Federal Circuit Update (March 2017)

March 28, 2017

This March 2017 edition of Gibson Dunn’s Federal Circuit Update discusses summary affirmance at the Federal Circuit, two recent Supreme Court decisions on laches and exhaustion, and the Federal Circuit cases now pending before the Supreme Court.  This update also provides an overview of the process for petitioning for mandamus before the Federal Circuit.  Also included are summaries of the two pending en banc cases involving motions to amend claims during inter partes review and judicial review of timeliness determinations in inter partes review, as well as a two key recent decisions relating to admissibility of settlement agreements in support of a reasonable royalty and eligibility of a patent for covered business method review.

Federal Circuit News

Summary Affirmance Before the Federal Circuit.  The Federal Circuit can summarily affirm an appeal–without an opinion–under Fed. Cir. R. 36.  This has led to some controversy by appellants who would have preferred a written decision or viewed a summary affirmance as a lack of attention by the Court.  On March 3 (as reported here), Judges Kimberly Moore and Kara Stoll addressed the Court’s continued use of Rule 36 judgments as part of a panel discussion at the PTAB Bar Association’s inaugural conference in Washington, D.C.  With respect to the Court’s use of Rule 36 judgments, Judge Moore said:  "I know everybody wants an opinion.  I would love to have enough hours in the day to write every single one of you an opinion.  But sometimes . . . it’s clear why you lose.  I don’t think that anyone that ever comes to an oral argument that I’ve participated in loses and doesn’t know why."  Judge Stoll explained that a Rule 36 judgment should not be viewed as indicating that less time or effort was put into a given case:  "It’s just an indication that the decision below is affirmed . . . It doesn’t mean that the time and effort wasn’t made."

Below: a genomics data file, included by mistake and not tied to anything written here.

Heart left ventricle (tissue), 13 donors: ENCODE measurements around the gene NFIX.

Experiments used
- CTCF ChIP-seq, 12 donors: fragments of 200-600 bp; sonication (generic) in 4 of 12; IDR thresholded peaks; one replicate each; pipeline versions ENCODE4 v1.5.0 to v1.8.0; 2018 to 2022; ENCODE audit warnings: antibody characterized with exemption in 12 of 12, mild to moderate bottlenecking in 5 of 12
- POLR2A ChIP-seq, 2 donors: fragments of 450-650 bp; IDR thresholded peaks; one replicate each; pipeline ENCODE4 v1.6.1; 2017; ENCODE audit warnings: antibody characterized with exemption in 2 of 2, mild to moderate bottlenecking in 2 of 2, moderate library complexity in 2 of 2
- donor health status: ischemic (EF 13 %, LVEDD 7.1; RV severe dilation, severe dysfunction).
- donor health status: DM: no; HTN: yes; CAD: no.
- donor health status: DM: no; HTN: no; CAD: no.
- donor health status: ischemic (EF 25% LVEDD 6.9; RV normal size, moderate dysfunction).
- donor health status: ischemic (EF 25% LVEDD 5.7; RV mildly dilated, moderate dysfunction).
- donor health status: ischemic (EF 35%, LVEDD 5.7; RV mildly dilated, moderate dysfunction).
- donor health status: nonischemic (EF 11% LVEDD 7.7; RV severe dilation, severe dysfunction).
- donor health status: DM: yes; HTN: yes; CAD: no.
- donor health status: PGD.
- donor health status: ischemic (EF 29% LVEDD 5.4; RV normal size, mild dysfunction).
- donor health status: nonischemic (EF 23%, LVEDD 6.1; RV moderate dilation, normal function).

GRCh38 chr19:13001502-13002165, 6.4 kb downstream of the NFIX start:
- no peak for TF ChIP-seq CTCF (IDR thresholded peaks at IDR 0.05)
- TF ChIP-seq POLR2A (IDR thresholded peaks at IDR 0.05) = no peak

The Supreme Court.  The Supreme Court issued two important decisions on appeal from the Federal Circuit since our last update: 

In SCA Hygiene Products v. First Quality Baby Products, No. 15-927 (Mar. 21, 2017) (available here), the Supreme Court addressed the availability of laches as defense in patent infringement cases.  In a 7-1 decision written by Justice Alito, the Supreme Court held that laches cannot be invoked as a defense in patent infringement suits that are brought within the Patent Act’s six-year limitations period.  The Court reasoned that because the Patent Act contains a statutory limitations period for recoverable damages, laches cannot further shorten the window for filing suit.  The Court stated that it "would be exceedingly unusual, if not unprecedented, if Congress chose to include in the Patent Act both a statute of limitations for damages and a laches provision applicable to a damages claim."  Justice Breyer dissented, arguing that for more than a century courts have uniformly applied laches in patent damages cases to fill a "gap" in the statutory regime.